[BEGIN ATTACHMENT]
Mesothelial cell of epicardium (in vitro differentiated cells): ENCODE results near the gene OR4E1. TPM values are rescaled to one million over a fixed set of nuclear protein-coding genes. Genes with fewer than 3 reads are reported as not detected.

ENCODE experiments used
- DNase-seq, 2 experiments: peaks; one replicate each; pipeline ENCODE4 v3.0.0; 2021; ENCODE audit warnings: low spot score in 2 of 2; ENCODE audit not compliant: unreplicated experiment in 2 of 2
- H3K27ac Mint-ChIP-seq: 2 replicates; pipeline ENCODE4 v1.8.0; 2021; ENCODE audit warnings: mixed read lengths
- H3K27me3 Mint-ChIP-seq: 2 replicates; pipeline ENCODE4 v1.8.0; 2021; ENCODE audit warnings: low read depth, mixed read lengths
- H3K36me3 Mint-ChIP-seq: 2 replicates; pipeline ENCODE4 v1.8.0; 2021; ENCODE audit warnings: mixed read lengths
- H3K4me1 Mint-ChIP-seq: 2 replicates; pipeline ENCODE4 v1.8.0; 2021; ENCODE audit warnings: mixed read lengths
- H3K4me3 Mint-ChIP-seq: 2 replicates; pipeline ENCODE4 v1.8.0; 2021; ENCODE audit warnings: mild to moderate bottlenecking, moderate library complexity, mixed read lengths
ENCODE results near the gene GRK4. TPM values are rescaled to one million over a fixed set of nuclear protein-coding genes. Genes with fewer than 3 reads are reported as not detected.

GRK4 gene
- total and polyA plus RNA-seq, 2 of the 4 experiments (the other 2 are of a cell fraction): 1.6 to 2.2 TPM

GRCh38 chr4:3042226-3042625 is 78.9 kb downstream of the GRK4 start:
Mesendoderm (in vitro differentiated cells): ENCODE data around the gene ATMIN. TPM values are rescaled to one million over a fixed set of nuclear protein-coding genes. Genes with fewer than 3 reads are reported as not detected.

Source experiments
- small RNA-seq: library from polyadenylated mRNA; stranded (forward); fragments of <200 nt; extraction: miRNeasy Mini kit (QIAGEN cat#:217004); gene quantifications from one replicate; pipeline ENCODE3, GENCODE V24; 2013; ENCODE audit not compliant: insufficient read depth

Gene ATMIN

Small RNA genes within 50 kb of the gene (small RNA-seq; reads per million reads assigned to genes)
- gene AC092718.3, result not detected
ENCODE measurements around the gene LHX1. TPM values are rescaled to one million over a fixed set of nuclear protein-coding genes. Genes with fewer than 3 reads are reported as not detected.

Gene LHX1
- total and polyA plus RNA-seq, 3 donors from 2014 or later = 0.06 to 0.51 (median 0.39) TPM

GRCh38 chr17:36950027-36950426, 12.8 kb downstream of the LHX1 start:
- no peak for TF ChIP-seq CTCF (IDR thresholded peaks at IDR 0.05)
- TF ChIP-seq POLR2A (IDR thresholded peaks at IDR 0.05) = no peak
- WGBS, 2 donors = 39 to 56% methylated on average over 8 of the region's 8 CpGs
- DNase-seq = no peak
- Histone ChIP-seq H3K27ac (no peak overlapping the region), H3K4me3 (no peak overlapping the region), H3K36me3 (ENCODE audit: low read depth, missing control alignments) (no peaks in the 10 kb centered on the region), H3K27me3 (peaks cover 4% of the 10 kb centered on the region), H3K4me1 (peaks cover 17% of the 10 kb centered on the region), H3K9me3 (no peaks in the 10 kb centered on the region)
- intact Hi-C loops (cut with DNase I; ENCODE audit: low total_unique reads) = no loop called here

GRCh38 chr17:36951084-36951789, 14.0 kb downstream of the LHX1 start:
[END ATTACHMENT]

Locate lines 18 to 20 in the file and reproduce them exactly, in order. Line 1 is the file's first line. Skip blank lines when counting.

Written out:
- gene AC092718.3, result not detected
ENCODE measurements around the gene LHX1. TPM values are rescaled to one million over a fixed set of nuclear protein-coding genes. Genes with fewer than 3 reads are reported as not detected.

Gene LHX1